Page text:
Sunday, May 20, 2012

Sometimes the cool things come to you...Eclipse 2012

I wasn't paying a whole lot to the eclipse business this last week. I knew we were well south of where totality would occur, and I just got back from a long trip, so I wasn't feeling up to driving four hours north. I just didn't think there would be that much to see down here in Modesto. In the early afternoon, I looked at the maps again and thought maybe it would be a good idea to grab the solar filter from our telescope at work, and got the tripod ready with my camera set on high zoom (30x). I was really surprised at what was visible today. It was about as complete an eclipse as could be without seeing the total ring around the moon.

I was surprised to see the sunspots in the first shot (click on the photo to see an enlarged version). I was running errands, and when I got home 30 minutes later, I noticed the sky was darker and it was noticeably cooler. The sun was maybe 80-85% covered by the moon. The kids in the neighborhood wanted to see, so they gathered around the camera for a look. They were actually impressed, so I hope a few careers in science might have started today...
 Another 30 minutes later, the moon was moving past the sun and the sky grew brighter again.
 I love the little side effects of an eclipse. The stippled light shining through leaves forms thousands of crescents on the nearby wall.
This was the best eclipse I've seen since 1991. That year, there was a total eclipse that would touch on Hawaii and the south end of the Baja Peninsula. We thought of Hawaii, but a relative offered cheap rent at a condo in San Jose del Cabo, so we headed south. That turned out to be a good choice, as Hawaii was clouded over during the eclipse. We got the whole show from a vantage point on a high hill looking over twenty miles of tropical coastline.

If you EVER get the chance to see a total eclipse, do it! The five minutes of totality in 1991 was one of the strangest moments of my life. The sun disappeared and stars appeared in the sky! The temperature dropped 15-20 degrees in a matter of moments. Looking at the event, I had little trouble appreciating the meaning that the ancients applied to eclipses. It was otherworldly; I almost found myself chanting for the dragon to release the sun from its prison!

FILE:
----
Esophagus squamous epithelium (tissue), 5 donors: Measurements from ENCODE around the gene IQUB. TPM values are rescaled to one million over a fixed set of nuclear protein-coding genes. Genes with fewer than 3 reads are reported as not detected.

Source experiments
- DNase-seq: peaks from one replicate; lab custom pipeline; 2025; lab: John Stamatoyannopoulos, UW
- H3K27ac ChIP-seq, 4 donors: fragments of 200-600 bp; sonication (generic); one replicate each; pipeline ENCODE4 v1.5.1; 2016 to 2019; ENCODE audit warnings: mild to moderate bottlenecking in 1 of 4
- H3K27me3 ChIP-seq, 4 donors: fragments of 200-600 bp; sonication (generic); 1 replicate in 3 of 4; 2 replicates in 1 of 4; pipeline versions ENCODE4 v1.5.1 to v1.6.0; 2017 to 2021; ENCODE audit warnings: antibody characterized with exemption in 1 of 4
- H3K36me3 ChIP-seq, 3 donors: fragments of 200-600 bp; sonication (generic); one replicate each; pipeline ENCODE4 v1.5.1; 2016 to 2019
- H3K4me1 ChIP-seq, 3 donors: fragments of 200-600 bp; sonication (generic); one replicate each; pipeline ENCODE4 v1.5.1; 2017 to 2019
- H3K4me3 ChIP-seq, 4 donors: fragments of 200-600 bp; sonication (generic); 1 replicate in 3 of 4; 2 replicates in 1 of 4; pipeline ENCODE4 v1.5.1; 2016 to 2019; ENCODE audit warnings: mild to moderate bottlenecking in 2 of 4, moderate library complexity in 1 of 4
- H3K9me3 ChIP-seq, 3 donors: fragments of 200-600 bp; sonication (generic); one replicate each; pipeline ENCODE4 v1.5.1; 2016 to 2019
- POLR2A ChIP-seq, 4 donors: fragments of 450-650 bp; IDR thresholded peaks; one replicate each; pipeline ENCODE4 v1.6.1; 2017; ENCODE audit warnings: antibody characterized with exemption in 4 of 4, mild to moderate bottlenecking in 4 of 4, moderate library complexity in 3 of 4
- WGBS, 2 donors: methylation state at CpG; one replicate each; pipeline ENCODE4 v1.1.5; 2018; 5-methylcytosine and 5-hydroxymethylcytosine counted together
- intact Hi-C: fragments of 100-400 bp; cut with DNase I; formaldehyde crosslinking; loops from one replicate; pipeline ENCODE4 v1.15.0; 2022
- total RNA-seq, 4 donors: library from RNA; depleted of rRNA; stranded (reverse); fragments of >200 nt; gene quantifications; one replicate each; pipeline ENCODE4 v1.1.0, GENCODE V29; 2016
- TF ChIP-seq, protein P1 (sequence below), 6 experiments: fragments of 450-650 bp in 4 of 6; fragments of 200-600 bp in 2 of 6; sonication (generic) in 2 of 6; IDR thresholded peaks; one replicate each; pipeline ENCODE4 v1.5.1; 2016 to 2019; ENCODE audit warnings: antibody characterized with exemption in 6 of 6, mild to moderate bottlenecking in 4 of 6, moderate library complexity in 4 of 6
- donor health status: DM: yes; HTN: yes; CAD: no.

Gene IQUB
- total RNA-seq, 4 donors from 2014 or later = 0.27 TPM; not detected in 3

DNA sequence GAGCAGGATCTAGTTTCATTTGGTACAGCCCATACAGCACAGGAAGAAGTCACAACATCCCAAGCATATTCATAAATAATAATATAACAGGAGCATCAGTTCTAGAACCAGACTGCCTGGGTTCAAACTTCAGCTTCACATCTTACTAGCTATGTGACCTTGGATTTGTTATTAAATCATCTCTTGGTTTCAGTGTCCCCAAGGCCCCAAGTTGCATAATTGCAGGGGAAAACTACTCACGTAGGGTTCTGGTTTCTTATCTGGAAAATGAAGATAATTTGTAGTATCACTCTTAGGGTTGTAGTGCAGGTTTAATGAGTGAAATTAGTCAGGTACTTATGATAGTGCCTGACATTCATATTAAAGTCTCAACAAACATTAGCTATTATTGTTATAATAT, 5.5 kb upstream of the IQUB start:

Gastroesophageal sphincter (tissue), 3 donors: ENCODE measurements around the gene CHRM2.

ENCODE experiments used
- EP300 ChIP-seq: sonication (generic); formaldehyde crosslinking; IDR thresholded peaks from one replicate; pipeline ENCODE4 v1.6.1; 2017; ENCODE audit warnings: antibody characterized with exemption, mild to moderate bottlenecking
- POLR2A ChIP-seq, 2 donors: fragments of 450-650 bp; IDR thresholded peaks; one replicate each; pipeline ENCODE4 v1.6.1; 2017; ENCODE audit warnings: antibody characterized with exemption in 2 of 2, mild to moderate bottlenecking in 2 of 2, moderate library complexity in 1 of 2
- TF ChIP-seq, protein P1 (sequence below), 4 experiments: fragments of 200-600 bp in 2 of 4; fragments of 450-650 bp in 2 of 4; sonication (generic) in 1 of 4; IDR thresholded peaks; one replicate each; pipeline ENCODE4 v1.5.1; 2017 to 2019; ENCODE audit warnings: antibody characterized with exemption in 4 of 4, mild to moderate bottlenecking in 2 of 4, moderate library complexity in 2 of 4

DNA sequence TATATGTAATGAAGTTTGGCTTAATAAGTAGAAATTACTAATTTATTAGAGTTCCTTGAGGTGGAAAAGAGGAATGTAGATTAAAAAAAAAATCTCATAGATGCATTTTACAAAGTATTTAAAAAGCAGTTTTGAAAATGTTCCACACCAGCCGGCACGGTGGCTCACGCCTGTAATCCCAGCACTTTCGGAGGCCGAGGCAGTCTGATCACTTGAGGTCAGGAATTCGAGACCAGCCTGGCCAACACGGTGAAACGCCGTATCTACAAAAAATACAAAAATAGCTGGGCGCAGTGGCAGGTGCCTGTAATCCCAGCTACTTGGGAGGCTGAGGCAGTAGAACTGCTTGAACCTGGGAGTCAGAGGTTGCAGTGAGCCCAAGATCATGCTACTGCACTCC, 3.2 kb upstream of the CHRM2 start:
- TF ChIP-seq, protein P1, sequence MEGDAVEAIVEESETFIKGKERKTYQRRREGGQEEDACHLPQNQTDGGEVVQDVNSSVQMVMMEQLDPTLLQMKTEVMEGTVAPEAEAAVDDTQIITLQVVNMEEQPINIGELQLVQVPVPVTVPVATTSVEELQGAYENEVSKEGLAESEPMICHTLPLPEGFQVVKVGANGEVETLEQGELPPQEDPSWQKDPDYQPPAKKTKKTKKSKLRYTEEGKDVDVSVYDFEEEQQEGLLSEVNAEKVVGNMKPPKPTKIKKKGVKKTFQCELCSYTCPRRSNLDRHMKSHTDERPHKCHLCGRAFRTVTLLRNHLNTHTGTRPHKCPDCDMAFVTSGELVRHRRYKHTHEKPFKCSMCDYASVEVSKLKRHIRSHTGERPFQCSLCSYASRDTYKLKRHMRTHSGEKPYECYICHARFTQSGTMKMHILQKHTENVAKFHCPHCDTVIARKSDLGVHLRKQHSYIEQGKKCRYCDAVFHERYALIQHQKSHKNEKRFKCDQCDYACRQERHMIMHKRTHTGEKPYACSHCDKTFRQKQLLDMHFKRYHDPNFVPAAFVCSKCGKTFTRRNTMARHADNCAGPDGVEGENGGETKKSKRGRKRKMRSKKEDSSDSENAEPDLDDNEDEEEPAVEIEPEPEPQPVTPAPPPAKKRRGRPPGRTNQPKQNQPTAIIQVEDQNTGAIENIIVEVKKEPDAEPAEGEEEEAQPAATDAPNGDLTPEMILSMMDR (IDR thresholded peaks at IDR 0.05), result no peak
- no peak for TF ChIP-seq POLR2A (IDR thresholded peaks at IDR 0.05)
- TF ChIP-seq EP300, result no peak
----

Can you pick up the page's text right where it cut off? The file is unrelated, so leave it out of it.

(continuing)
I'm sorry if you weren't living in the path of the eclipse. Enjoy these pictures, maybe, and start planning for 2017 in Oregon!


Cindy P. said...

Thanks for the photos! and the description of the total eclipse you witnessed in 1991! I shared that with my teenage son, the part about seeing the stars blew us both away... We had fun with today's eclipse,and it was eerie when the temperature dropped in Sacramento. But the part we enjoyed the most was the light coming through the tree leaves. Yes, I think science had a little victory today, my son said a lot of his friends posted about it on FB... :)

Anonymous said...

thanks for the photos. I thought I saw sunspots (at the edge of the crescent. Thanks for the confirm. I too, and all our neighbors, thought the best part was the leaf shadows.

Gaelyn said...

The annular eclipse was Amazing. I took over 100 photos, with a solar filter. Will post soon.

Lockwood said...

The 2017 eclipse will be the first in a long time- I think a century or more- that goes all the way across the US, coming ashore near Lincoln City in Oregon, and heading out over the Atlantic from just north of Charleston, South Carolina. It passes over or near quite a few substantial cities, and I expect it will be the mostly widely viewed in US history. Here's a map:
...and here's a sweet on-line Google app: